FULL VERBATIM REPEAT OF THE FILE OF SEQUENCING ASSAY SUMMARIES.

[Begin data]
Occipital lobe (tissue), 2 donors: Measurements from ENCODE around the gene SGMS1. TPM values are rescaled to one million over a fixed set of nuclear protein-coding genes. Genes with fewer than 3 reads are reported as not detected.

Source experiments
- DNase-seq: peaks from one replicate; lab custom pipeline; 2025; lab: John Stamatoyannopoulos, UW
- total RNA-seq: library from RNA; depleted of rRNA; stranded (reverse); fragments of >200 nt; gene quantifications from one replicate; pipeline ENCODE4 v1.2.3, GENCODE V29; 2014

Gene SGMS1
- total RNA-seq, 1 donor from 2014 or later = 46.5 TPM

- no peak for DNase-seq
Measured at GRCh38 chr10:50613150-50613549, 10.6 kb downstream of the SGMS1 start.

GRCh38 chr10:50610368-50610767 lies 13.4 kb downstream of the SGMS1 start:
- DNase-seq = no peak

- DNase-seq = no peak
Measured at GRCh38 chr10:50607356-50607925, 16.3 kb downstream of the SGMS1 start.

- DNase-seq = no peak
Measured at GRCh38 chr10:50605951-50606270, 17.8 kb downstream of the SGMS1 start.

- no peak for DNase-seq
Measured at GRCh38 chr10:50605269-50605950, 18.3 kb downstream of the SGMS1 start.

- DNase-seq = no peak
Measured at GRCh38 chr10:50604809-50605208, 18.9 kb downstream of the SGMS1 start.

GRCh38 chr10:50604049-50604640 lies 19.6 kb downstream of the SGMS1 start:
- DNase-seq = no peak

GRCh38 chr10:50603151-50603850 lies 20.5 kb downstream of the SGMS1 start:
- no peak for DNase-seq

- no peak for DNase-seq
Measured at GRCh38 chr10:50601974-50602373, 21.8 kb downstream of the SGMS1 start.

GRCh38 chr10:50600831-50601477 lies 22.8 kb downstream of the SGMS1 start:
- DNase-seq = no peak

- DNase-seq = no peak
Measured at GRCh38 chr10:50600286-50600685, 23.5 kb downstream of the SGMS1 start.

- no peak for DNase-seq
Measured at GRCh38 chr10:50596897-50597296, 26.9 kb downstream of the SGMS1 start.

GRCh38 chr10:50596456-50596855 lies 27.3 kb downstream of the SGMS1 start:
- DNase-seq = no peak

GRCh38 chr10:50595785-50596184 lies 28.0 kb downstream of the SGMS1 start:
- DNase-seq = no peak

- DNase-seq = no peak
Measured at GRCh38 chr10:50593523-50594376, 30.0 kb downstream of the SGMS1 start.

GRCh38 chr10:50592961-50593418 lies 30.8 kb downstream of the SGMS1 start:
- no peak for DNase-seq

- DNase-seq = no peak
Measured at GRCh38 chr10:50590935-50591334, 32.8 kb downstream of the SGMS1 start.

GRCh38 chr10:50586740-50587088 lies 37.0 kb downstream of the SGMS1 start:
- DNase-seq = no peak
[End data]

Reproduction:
Occipital lobe (tissue), 2 donors: Measurements from ENCODE around the gene SGMS1. TPM values are rescaled to one million over a fixed set of nuclear protein-coding genes. Genes with fewer than 3 reads are reported as not detected.

Source experiments
- DNase-seq: peaks from one replicate; lab custom pipeline; 2025; lab: John Stamatoyannopoulos, UW
- total RNA-seq: library from RNA; depleted of rRNA; stranded (reverse); fragments of >200 nt; gene quantifications from one replicate; pipeline ENCODE4 v1.2.3, GENCODE V29; 2014

Gene SGMS1
- total RNA-seq, 1 donor from 2014 or later = 46.5 TPM

- no peak for DNase-seq
Measured at GRCh38 chr10:50613150-50613549, 10.6 kb downstream of the SGMS1 start.

GRCh38 chr10:50610368-50610767 lies 13.4 kb downstream of the SGMS1 start:
- DNase-seq = no peak

- DNase-seq = no peak
Measured at GRCh38 chr10:50607356-50607925, 16.3 kb downstream of the SGMS1 start.

- DNase-seq = no peak
Measured at GRCh38 chr10:50605951-50606270, 17.8 kb downstream of the SGMS1 start.

- no peak for DNase-seq
Measured at GRCh38 chr10:50605269-50605950, 18.3 kb downstream of the SGMS1 start.

- DNase-seq = no peak
Measured at GRCh38 chr10:50604809-50605208, 18.9 kb downstream of the SGMS1 start.

GRCh38 chr10:50604049-50604640 lies 19.6 kb downstream of the SGMS1 start:
- DNase-seq = no peak

GRCh38 chr10:50603151-50603850 lies 20.5 kb downstream of the SGMS1 start:
- no peak for DNase-seq

- no peak for DNase-seq
Measured at GRCh38 chr10:50601974-50602373, 21.8 kb downstream of the SGMS1 start.

GRCh38 chr10:50600831-50601477 lies 22.8 kb downstream of the SGMS1 start:
- DNase-seq = no peak

- DNase-seq = no peak
Measured at GRCh38 chr10:50600286-50600685, 23.5 kb downstream of the SGMS1 start.

- no peak for DNase-seq
Measured at GRCh38 chr10:50596897-50597296, 26.9 kb downstream of the SGMS1 start.

GRCh38 chr10:50596456-50596855 lies 27.3 kb downstream of the SGMS1 start:
- DNase-seq = no peak

GRCh38 chr10:50595785-50596184 lies 28.0 kb downstream of the SGMS1 start:
- DNase-seq = no peak

- DNase-seq = no peak
Measured at GRCh38 chr10:50593523-50594376, 30.0 kb downstream of the SGMS1 start.

GRCh38 chr10:50592961-50593418 lies 30.8 kb downstream of the SGMS1 start:
- no peak for DNase-seq

- DNase-seq = no peak
Measured at GRCh38 chr10:50590935-50591334, 32.8 kb downstream of the SGMS1 start.

GRCh38 chr10:50586740-50587088 lies 37.0 kb downstream of the SGMS1 start:
- DNase-seq = no peak